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Amex Investigated Over Business Sales Practices

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Amex Investigated Over Business Sales Practices

Amex Investigated Over Business Sales Practices

American Express has disclosed in a Securities and Exchange Commission filing that the Office of the Comptroller of the Currency, the civil division of the Justice Department, and federal prosecutors in Brooklyn are investigating its small-business sales practices, as reported by Business Insider.

In 2021, a whistleblower lodged a complaint with the Internal Revenue Service over a product based on a dubious interpretation of tax laws. In California, a former employee has claimed in a legal filing that salespeople were pressured to sell the product “marketed as tax write-off vehicles.”

The company has already fired or re-assigned many members and leaders of the sales team in question which dealt with US small and mid-sized business payments. Amex has sought to portray the effort to sell the tax product as the work of rogue salespeople acting contrary to what the company intended. This “trick” allowed small-business owners to use business income to pay employee expenses in return for personal credit-card rewards points. Amex has not placed any blame on more senior executives.

The division-wide sales push included regional and national training, sample email templates, and scripts which were reviewed by Business Insider. The effort gained steam when a top sales manager sent a June 2019 email dialing up commissions for selling the product. Salespeople who didn’t sell it, according to one person, were placed on a “bad list.”

Called Premium Wire, this product allowed customers to use their Amex account to fund payroll. Amex would send a wire on a client’s behalf to its payroll company, which would then pay employees. Business owners repaid Amex, plus a fee, which some salespeople told the owners they could write off as a business expense. According to a rate sheet viewed by Insider, the fee ranged from 1.77% to 3.49%, depending on the size of the wire. For every dollar sent by wire, customers received one reward point.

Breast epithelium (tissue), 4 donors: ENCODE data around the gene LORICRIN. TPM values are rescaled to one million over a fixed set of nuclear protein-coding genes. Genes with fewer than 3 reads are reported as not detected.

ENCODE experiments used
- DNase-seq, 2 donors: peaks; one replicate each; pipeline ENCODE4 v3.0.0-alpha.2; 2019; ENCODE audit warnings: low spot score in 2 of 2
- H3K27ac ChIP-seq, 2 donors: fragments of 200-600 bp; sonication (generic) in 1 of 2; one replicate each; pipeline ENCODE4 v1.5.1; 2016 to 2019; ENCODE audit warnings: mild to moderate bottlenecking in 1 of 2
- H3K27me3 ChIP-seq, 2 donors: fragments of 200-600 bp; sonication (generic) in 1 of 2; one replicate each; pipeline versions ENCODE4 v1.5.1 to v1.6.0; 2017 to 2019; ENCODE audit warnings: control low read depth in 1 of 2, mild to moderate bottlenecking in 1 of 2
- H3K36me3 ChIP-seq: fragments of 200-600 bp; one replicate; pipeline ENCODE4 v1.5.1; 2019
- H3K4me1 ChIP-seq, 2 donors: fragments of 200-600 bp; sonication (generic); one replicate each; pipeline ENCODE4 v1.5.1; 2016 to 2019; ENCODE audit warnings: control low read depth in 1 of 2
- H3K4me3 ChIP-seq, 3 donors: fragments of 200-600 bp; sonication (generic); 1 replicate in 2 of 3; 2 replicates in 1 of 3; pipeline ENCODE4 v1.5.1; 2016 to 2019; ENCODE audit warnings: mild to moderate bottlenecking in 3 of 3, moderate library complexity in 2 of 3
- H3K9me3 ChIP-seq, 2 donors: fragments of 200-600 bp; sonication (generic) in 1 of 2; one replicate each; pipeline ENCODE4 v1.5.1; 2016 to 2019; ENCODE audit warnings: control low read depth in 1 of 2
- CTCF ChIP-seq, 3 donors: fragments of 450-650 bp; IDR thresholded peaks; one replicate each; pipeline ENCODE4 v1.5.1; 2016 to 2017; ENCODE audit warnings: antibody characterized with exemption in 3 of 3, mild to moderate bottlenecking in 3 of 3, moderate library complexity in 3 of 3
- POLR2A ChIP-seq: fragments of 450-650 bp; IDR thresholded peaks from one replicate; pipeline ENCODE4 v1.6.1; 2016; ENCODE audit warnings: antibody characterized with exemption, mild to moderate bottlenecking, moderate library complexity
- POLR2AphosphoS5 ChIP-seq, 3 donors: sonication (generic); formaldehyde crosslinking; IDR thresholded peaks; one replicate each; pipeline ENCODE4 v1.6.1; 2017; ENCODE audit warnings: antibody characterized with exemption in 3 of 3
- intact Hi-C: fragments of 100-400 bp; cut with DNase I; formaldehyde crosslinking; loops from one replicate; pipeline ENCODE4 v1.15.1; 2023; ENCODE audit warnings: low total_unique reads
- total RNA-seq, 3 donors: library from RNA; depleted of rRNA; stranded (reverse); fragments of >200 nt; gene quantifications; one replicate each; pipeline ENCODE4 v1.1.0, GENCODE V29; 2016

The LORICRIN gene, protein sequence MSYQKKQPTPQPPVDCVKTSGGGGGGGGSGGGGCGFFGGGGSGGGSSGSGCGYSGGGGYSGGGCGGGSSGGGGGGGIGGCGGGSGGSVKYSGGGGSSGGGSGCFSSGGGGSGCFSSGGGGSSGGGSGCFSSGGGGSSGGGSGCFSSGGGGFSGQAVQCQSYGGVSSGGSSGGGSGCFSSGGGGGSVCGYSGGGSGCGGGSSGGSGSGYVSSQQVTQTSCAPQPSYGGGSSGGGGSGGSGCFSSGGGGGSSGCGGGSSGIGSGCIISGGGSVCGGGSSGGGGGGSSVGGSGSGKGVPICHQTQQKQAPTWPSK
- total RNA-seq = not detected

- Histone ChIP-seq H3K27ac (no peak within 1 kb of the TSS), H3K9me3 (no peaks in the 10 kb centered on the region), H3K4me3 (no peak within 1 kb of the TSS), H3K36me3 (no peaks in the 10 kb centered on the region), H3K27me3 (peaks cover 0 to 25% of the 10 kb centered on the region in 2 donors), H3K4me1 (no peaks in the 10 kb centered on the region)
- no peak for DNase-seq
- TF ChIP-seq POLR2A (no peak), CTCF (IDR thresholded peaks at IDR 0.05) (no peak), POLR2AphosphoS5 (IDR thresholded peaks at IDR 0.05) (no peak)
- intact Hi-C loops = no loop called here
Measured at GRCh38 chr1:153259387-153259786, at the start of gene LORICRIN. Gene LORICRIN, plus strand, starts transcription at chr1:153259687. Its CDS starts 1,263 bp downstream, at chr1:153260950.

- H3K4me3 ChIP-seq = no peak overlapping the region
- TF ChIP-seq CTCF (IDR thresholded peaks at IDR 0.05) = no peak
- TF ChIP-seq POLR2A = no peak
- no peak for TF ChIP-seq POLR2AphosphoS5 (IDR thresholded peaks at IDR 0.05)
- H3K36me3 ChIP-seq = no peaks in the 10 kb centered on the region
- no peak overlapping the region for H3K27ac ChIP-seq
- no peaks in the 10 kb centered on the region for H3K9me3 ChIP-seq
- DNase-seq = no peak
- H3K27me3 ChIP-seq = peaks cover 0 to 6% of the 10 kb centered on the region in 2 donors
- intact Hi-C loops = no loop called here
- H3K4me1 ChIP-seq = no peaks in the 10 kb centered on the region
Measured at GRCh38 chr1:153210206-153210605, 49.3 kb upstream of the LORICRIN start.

The product took advantage of IRS guidance from 2002 that said the government wouldn’t object to the personal use of frequent-flier miles earned on business expenses. But the IRS said the relief it was granting on frequent-flier rewards “does not apply to travel or other promotional benefits that are converted to cash.”

However, during a call in 2019, slides featuring official Amex branding and disclaimers promoted Premium Wire. And they also promoted a deal Amex had with Charles Schwab that allowed customers to transfer Amex rewards points for cash that would go into their Schwab account at a rate of 1.25% (now 1.15%). For every 1,000 points transferred, in other words, clients would get $12.50 in their Schwab account.

One slide was titled “Charles Schwab Strategy Allows You to Turn Membership Rewards Points Into Cash,” while another offered best practices for speaking to clients with one question being “Are you more interested in driving profitability to your business’ bottom line or increasing your own personal net worth?”

A calculation on another slide shows how a business expense could be transferred into a “Personal Tax Free benefit.” Wiring $1 million would incur a 1.77% fee, or $17,700 — but if expenses were deducted by a business with a 35% tax rate, that fee would drop to $11,505. Those 1 million membership rewards points could then be converted into $12,500 at Schwab.

By the end of 2019, Amex booked at least $1.2 billion in Premium Wire volume, according to an internal presentation viewed by Insider.

Disclosure: Miles to Memories has partnered with CardRatings for our coverage of credit card products. Miles to Memories and CardRatings may receive a commission from card issuers.

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Based in NYC. Points/miles enthusiast for years and actively writing about it for the last 6+ years at Danny the Deal Guru. I'm always looking out for deals. Making a few bucks is always nice, but the traveling is by far the best part of this business.

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